A number of impressive postseason achievements have occurred on October 6th over the years, yet perhaps the most notable was Babe Ruth slugging three home runs in Game Four of the 1926 World Series. The Bambino’s huge day helped the Yankees to a win and (according to legend) fulfilled his promise that he would homer in honor of a hospitalized young fan on that day.
Could another incredible playoff moment take place tonight? While we wait for today’s NLDS Game 3 action, here are some notes from around the majors…
- The Cubs could be interested in outfielder Jonny Gomes, league sources tell ESPN Chicago’s Jesse Rogers. The Cubs are known to be looking for both veteran leadership in the clubhouse and depth in the outfield, and Gomes could check both boxes as a platoon partner with Chris Coghlan.
- The Cardinals received some criticism when they signed Matt Holliday to a seven-year, $120MM free agent deal in January 2010, yet as MLB.com’s Tracy Ringolsby writes, both the team and the player are very happy with how everything worked out five years into the contract. Holliday has averaged .295/.383/.496 with 24 homers and 92 runs scored from 2010-14, and while he posted career lows in average (.272) and slugging (.441) this season, it could be argued that the deal has already been worth it for St. Louis.
- The Marlins are looking to add a starting pitcher this winter, MLB.com’s Joe Frisaro reports. A new arm plus the return of Jose Fernandez could lead to some rotation shuffling, and Frisaro cites Tom Koehler and Nathan Eovaldi as possible candidates to move to the bullpen. Also in the piece, Frisaro examines some other Miami position changes that could occur depending on how the Marlins’ offseason shopping plans develop.
- On paper, Yoenis Cespedes fits as a long-term power bat for the Red Sox, though Michael Silverman of the Boston Herald notes that Cespedes’ free-swinging, low-OBP style doesn’t fit into the Red Sox organizational philosophy of taking pitches and grinding down opposing pitchers. Silverman thinks Cespedes could potentially better help the Sox as a trade piece, perhaps as part of a major package to pry Giancarlo Stanton away from Miami.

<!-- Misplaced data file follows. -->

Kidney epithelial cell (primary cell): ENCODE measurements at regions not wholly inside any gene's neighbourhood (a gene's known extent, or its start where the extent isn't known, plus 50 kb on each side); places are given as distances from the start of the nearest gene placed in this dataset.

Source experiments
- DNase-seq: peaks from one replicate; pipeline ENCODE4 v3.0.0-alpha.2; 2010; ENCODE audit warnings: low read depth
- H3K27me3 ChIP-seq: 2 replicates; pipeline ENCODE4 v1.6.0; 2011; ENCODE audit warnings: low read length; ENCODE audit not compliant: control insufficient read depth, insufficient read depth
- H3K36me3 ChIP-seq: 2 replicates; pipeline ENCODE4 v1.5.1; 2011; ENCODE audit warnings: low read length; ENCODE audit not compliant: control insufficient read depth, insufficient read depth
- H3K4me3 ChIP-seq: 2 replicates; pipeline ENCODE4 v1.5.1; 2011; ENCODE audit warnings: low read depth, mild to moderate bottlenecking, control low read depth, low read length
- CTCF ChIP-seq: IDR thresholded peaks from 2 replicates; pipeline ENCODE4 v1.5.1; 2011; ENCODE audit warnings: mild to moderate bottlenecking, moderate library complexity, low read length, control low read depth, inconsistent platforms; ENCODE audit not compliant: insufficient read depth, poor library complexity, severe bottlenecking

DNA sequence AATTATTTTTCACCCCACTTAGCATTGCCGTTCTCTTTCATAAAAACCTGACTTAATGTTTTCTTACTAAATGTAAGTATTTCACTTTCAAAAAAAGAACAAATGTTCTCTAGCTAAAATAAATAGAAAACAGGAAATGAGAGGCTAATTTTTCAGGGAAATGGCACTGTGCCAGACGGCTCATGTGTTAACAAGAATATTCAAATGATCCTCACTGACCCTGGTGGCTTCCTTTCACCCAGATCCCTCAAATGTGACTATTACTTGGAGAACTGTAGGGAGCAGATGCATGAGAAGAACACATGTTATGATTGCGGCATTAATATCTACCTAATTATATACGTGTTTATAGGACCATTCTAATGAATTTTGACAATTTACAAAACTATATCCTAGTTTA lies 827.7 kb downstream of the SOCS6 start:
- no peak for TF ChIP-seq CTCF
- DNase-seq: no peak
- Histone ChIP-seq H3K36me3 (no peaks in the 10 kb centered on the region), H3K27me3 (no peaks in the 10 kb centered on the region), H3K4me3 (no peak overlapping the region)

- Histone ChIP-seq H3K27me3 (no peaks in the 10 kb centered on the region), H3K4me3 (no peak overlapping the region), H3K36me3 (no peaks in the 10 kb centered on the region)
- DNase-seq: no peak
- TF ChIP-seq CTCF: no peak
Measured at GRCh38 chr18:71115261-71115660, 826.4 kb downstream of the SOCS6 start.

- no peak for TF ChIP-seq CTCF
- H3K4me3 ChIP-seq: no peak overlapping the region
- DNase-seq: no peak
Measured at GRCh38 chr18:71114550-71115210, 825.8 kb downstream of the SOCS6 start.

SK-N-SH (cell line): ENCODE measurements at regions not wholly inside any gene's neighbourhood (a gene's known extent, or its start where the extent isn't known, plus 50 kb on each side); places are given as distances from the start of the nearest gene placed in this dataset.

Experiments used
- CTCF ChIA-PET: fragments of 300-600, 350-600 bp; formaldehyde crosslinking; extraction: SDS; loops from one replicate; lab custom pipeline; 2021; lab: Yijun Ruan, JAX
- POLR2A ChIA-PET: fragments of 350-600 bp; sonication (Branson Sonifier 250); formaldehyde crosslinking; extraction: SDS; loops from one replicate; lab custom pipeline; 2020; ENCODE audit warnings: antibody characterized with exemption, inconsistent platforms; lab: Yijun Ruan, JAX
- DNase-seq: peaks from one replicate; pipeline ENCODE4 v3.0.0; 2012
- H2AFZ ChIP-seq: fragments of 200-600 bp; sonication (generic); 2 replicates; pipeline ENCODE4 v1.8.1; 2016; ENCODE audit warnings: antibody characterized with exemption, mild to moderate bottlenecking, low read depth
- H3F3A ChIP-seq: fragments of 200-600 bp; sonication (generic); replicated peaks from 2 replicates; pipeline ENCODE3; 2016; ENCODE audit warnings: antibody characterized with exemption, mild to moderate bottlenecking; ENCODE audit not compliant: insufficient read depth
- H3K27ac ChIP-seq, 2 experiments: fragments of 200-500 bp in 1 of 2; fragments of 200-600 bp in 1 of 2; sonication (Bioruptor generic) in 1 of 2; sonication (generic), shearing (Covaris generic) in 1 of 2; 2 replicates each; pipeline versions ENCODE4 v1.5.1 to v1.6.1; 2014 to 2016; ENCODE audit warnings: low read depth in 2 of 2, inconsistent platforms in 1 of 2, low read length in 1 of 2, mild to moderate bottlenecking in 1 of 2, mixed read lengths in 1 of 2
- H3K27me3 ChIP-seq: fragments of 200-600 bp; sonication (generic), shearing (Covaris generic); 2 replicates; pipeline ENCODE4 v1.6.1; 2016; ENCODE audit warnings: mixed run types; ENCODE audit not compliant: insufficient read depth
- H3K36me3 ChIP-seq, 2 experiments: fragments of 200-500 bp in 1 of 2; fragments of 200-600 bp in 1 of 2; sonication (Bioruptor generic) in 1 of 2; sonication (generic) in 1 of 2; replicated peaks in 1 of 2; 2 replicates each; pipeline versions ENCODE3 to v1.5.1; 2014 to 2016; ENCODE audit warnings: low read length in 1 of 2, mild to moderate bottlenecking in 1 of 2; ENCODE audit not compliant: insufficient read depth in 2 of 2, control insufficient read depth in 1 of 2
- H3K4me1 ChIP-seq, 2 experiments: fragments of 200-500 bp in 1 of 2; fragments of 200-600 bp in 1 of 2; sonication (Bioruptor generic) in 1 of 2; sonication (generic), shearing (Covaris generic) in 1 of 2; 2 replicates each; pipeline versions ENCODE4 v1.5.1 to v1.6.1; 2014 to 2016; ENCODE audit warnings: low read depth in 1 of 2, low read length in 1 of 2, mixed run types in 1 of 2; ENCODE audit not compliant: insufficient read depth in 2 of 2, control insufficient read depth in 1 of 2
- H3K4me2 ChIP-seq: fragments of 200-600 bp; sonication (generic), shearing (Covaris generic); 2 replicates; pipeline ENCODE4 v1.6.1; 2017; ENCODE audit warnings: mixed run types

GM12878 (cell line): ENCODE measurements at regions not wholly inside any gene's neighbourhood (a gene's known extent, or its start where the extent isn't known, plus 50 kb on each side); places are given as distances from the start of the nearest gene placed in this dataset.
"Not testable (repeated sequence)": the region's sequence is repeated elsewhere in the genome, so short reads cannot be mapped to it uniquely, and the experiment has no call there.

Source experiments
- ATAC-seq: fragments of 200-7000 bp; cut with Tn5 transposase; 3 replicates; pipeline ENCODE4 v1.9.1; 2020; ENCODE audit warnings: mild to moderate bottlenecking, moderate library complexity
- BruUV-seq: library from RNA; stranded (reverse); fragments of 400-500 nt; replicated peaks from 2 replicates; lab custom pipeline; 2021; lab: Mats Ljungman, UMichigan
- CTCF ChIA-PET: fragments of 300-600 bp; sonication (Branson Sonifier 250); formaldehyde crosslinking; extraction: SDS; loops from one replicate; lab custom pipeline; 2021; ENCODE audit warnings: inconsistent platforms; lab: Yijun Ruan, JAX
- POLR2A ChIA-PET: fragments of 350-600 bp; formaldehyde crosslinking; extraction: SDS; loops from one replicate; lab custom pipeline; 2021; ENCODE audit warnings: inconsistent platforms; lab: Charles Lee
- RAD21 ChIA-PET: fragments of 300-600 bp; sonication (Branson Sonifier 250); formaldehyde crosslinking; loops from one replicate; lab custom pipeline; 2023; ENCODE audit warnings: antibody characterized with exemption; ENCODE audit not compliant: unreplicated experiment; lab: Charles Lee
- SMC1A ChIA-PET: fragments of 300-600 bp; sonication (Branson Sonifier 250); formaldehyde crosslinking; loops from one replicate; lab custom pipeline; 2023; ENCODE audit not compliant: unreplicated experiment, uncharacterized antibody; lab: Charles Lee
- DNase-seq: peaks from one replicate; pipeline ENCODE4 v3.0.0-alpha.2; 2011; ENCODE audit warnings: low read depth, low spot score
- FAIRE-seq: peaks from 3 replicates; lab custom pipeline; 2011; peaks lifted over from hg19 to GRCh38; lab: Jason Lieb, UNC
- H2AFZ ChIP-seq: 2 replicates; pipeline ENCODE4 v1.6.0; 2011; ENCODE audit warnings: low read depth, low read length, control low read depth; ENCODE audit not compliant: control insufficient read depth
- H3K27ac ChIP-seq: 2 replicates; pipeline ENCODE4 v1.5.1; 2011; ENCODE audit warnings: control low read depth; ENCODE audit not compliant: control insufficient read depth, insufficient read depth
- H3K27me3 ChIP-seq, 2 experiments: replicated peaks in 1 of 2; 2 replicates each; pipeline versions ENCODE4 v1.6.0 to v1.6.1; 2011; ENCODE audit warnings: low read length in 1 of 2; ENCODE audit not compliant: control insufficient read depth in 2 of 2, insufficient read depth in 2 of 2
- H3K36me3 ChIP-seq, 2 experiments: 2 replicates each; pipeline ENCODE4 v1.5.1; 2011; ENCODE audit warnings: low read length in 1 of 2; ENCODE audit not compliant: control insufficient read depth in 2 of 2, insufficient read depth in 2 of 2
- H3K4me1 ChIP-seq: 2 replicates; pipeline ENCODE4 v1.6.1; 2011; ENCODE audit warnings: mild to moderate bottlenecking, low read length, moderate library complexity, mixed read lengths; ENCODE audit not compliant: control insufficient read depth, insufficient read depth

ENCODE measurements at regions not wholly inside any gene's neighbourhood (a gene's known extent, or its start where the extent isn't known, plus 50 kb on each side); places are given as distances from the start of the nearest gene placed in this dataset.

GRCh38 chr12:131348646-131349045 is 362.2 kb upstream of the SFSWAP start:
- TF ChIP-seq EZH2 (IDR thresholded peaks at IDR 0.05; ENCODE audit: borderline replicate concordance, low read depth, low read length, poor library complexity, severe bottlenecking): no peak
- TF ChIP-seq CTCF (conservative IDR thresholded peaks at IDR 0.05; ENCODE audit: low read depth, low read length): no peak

- Hunter Strickland‘s rise from being an unheralded Red Sox draft pick to a flame-throwing postseason reliever for the Giants is chronicled by WEEI.com’s Alex Speier.
- Stephen Drew, Jed Lowrie, Jason Hammel, Rafael Soriano and Alfonso Soriano stand out as potential bargains on the free agent market, Ken Davidoff of the New York Post opines.
In 2013, Justin Masterson turned in a career season for the Indians as he pitched to a 3.45 ERA with 9.1 K/9 and 3.5 BB/9, earning an All-Star Game nod and piquing the attention of baseball people everywhere. No one knew where he would wind up after the 2014 season, but everyone agreed that he was in line for a massive contract. Masterson might not get the same long-term haul he once envisioned thanks to a lackluster 2014, but he still figures to get paid this winter.
Everything came together for Masterson in 2013. His power sinker was clicking, he was striking batters out at a career-high rate, and his 3.33 xFIP indicated that he was just flat out good, not lucky. With an aggressive approach on the mound and a 58.5 percent ground-ball rate, Masterson truly realized his potential with the Tribe.
Of course, the main difference between the 2013 and 2014 versions of Masterson was health. Fortunately, he’s on the mend from his injuries and should be 100% on all fronts by the start of Spring Training. While others in his position – banged up in a contract year – might have chosen to rest up, Masterson mostly pitched through the pain. At 29, Masterson is younger than most of the quality pitchers available on the open market. And, thanks to the midseason trade that sent him to St. Louis, Masterson can’t be hit with the qualifying offer and won’t have draft pick compensation tied to him.
His 2014 numbers – a 5.88 ERA with 8.1 K/9 and 4.8 BB/9 – aren’t so hot, but the fact that he managed to make 25 starts and 3 relief appearances despite it all is pretty impressive. The righty logged four straight seasons of at least 180 innings for Cleveland and while his ERA yo-yoed – 4.70 in 2010, 3.21 in 2011, 4.93 in 2012, and 3.45 in 2013 – he was solid on the whole and his 11.7 fWAR in that stretch placed him among the top thirty starters in the game. Masterson also hasn’t had a ground ball percentage lower than 55.1% in the last five years and he’s been around 58% over the last two seasons.
GMs will ask their team doctors to do a thorough check on Masterson before putting pen to paper, but they probably won’t fret about the right-hander resting on his laurels and counting his money. It’s also worth mentioning that the 29-year-old’s xFIP (4.06) and SIERA (4.03) were far kinder to him this year than ERA and his 8.1 K/9 is actually stronger than the average of his previous four seasons. Given time to heal up and iron out the kinks in his delivery, Masterson could get back to his old self rather quickly.